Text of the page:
Some of you may be thinking “that glass of milk is still okay, right?” In theory beverage milk would not seem to be a major contributor to obesity. It is much lower in fat than many other food options, and is filled with calcium, a recently suspected weight loss helper. Oddly enough, several large studies have actually pinpointed beverage milk as a factor in the rising rates of obesity.
Dairy Consumption: The Effects on Diabetes, Obesity, and Heart Disease in Women
The British Women’s Heart and Health Study examined 4,286 British women ranging in age from 60 to 79 for links to the Metabolic Syndrome. The Metabolic Syndrome was defined as those women who had Type 2 Diabetes or Pre-Diabetes (insulin resistance or high fasting glucose) and, in addition, at least two of the following: Obesity, Hypertension, and Lipid Disorders (i.e. high triglycerides or low HDL). The results were promising. Those women who avoided milk were about half as likely to have the Metabolic Syndrome when compared to milk drinkers. The non-milk drinkers benefited from lower insulin resistance levels, lower triglyceride levels, lower BMI’s (an indicator for obesity) and higher levels of that healthy HDL cholesterol.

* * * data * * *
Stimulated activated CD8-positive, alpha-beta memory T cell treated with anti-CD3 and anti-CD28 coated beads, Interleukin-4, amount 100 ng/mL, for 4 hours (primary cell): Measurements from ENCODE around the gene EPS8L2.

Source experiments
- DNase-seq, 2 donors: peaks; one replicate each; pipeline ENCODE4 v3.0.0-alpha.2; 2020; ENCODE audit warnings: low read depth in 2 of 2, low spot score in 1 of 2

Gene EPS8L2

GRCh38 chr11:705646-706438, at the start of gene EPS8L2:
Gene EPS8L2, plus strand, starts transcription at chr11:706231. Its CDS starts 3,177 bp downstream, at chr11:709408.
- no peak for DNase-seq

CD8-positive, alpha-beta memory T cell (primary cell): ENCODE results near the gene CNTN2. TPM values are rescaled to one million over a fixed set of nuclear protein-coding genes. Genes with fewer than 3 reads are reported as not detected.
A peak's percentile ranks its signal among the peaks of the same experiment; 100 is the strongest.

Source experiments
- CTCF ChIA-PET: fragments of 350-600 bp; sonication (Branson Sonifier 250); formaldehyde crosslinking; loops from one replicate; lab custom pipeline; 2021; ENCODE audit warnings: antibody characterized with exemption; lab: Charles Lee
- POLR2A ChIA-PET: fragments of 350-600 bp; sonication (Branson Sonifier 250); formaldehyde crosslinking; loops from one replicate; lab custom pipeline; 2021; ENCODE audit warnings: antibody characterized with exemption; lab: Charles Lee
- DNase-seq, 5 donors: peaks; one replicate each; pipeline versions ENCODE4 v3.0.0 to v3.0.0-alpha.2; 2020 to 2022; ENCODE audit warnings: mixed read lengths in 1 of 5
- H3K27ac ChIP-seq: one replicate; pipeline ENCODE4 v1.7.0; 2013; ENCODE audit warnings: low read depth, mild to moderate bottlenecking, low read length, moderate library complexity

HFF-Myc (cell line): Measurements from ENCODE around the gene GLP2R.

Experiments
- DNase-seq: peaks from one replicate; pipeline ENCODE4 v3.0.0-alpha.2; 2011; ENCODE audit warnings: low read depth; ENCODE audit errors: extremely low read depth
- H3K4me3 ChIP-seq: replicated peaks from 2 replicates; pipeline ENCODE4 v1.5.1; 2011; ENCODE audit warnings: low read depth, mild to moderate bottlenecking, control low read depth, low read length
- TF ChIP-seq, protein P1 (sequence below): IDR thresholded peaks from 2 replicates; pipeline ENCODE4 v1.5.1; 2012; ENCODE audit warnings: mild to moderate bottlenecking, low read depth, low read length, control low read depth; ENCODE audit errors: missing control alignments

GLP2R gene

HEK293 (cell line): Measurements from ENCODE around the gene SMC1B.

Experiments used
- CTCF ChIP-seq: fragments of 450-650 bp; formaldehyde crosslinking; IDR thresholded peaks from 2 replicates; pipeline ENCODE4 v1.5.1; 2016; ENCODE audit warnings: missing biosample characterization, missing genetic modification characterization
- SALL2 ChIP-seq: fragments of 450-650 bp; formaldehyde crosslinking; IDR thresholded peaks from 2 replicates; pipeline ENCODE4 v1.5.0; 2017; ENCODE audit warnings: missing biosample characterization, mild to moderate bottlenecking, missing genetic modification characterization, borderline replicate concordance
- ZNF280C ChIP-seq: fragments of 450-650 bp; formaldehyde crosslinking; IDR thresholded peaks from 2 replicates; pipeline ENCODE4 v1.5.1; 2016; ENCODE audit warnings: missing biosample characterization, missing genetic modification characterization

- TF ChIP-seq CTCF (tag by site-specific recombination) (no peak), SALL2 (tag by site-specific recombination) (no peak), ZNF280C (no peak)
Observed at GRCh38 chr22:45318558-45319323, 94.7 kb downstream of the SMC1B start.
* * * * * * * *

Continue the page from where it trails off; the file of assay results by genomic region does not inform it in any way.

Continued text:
Children & Milk Consumption: Are They Growing Up or Out?
A large study led by Catherine S. Berkey of Harvard Medical School and Brigham & Women’s Hospital in Boston, followed the diets and weight of 12,829 United States children. The children were diversified across all 50 states, and ranged in age from 9 to 14 years when the study began in 1996. Data was collected from the children through 1999, and the results were a bit of a surprise. Those children consuming more than 3 servings of beverage milk per day were approximately 35% more likely to become overweight than those children who drank just 1 or 2 glasses of milk per day, even though most of the children were drinking low-fat milk. This association still held after the researchers took into consideration physical activity, other dietary factors, and growth. This study has emerged at a time when obesity among children is at an all time high, the rate has more than tripled since 1980.
- “Avoiding milk is associated with a reduced risk of insulin resistance and the metabolic syndrome: findings from the British Women’s Heart and Health Study.” By Lawlor DA, Ebrahim S, Timpson N, Davey Smith G.; Diabetic Medicine, 2005;22:808-11.
- “Milk, Dairy Fat, Dietary Calcium, and Weight Gain.” By Catherine S. Berkey, ScD; Helaine R. H. Rockett, MS, RD; Walter C. Willett, MD, DrPH; Graham A. Colditz, MD, DrPH; Archives of Pediatrics and Adolescent Medicine, 2005;159:543-550.